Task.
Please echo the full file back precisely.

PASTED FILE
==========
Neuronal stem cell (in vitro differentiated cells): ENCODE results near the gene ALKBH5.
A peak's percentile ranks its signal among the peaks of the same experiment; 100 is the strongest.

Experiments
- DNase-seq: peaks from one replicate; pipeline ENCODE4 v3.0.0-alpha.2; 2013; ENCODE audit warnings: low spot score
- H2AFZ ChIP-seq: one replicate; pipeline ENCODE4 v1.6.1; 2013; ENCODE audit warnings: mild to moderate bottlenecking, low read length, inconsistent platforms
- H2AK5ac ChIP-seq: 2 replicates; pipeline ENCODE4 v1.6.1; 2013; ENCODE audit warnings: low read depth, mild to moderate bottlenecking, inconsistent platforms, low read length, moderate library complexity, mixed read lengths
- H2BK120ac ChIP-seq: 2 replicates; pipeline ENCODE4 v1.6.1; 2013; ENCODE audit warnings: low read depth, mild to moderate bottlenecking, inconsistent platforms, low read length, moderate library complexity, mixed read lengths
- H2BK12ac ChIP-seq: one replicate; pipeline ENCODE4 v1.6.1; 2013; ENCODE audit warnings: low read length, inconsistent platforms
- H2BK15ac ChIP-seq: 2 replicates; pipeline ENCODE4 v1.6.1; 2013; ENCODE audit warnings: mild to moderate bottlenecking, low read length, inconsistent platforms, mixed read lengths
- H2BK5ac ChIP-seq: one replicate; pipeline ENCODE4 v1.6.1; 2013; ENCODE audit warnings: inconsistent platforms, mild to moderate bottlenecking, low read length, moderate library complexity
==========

Neuronal stem cell (in vitro differentiated cells): ENCODE results near the gene ALKBH5.
A peak's percentile ranks its signal among the peaks of the same experiment; 100 is the strongest.

Experiments
- DNase-seq: peaks from one replicate; pipeline ENCODE4 v3.0.0-alpha.2; 2013; ENCODE audit warnings: low spot score
- H2AFZ ChIP-seq: one replicate; pipeline ENCODE4 v1.6.1; 2013; ENCODE audit warnings: mild to moderate bottlenecking, low read length, inconsistent platforms
- H2AK5ac ChIP-seq: 2 replicates; pipeline ENCODE4 v1.6.1; 2013; ENCODE audit warnings: low read depth, mild to moderate bottlenecking, inconsistent platforms, low read length, moderate library complexity, mixed read lengths
- H2BK120ac ChIP-seq: 2 replicates; pipeline ENCODE4 v1.6.1; 2013; ENCODE audit warnings: low read depth, mild to moderate bottlenecking, inconsistent platforms, low read length, moderate library complexity, mixed read lengths
- H2BK12ac ChIP-seq: one replicate; pipeline ENCODE4 v1.6.1; 2013; ENCODE audit warnings: low read length, inconsistent platforms
- H2BK15ac ChIP-seq: 2 replicates; pipeline ENCODE4 v1.6.1; 2013; ENCODE audit warnings: mild to moderate bottlenecking, low read length, inconsistent platforms, mixed read lengths
- H2BK5ac ChIP-seq: one replicate; pipeline ENCODE4 v1.6.1; 2013; ENCODE audit warnings: inconsistent platforms, mild to moderate bottlenecking, low read length, moderate library complexity